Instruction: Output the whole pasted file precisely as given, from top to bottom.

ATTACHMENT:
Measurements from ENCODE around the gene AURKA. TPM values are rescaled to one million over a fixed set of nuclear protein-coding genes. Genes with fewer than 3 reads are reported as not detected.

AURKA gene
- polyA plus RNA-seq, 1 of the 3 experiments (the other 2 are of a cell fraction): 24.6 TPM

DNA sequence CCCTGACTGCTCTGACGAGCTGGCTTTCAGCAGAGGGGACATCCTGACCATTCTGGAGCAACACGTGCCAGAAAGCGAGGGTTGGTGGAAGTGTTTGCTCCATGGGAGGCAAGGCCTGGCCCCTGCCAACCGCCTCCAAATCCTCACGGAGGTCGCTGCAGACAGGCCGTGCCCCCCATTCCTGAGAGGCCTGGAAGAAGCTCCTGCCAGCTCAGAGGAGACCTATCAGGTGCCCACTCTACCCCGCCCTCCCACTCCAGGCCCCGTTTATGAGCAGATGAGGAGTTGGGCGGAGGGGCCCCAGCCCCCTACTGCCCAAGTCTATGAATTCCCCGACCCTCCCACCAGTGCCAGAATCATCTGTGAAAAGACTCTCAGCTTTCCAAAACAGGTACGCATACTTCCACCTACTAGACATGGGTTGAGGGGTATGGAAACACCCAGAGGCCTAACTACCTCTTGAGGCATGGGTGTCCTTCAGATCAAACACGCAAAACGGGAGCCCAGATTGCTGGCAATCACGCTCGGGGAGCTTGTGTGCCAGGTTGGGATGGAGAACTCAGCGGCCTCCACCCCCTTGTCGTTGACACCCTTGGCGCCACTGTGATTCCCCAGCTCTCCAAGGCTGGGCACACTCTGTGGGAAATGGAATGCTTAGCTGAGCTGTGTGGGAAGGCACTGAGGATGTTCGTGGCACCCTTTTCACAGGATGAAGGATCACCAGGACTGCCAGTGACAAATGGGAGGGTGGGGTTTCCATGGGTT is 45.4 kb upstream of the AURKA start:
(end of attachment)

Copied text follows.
Measurements from ENCODE around the gene AURKA. TPM values are rescaled to one million over a fixed set of nuclear protein-coding genes. Genes with fewer than 3 reads are reported as not detected.

AURKA gene
- polyA plus RNA-seq, 1 of the 3 experiments (the other 2 are of a cell fraction): 24.6 TPM

DNA sequence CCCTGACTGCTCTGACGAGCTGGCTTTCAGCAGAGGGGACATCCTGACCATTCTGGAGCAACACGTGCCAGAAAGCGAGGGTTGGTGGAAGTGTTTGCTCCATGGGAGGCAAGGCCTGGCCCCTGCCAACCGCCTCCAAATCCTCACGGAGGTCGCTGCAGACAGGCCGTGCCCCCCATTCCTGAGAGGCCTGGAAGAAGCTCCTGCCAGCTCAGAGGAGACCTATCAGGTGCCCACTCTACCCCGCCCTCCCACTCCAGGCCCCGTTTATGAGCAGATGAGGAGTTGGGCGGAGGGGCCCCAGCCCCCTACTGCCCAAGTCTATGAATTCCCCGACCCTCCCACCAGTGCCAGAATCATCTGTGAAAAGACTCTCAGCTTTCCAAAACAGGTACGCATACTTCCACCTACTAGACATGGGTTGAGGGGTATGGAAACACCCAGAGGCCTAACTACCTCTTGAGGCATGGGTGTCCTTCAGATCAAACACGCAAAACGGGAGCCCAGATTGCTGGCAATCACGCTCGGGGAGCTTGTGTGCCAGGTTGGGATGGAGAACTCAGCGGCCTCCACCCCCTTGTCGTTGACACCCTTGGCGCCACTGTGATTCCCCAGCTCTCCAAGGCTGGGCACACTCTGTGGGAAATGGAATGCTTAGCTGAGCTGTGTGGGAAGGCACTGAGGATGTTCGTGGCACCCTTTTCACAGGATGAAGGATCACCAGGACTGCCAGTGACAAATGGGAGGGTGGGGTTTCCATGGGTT is 45.4 kb upstream of the AURKA start: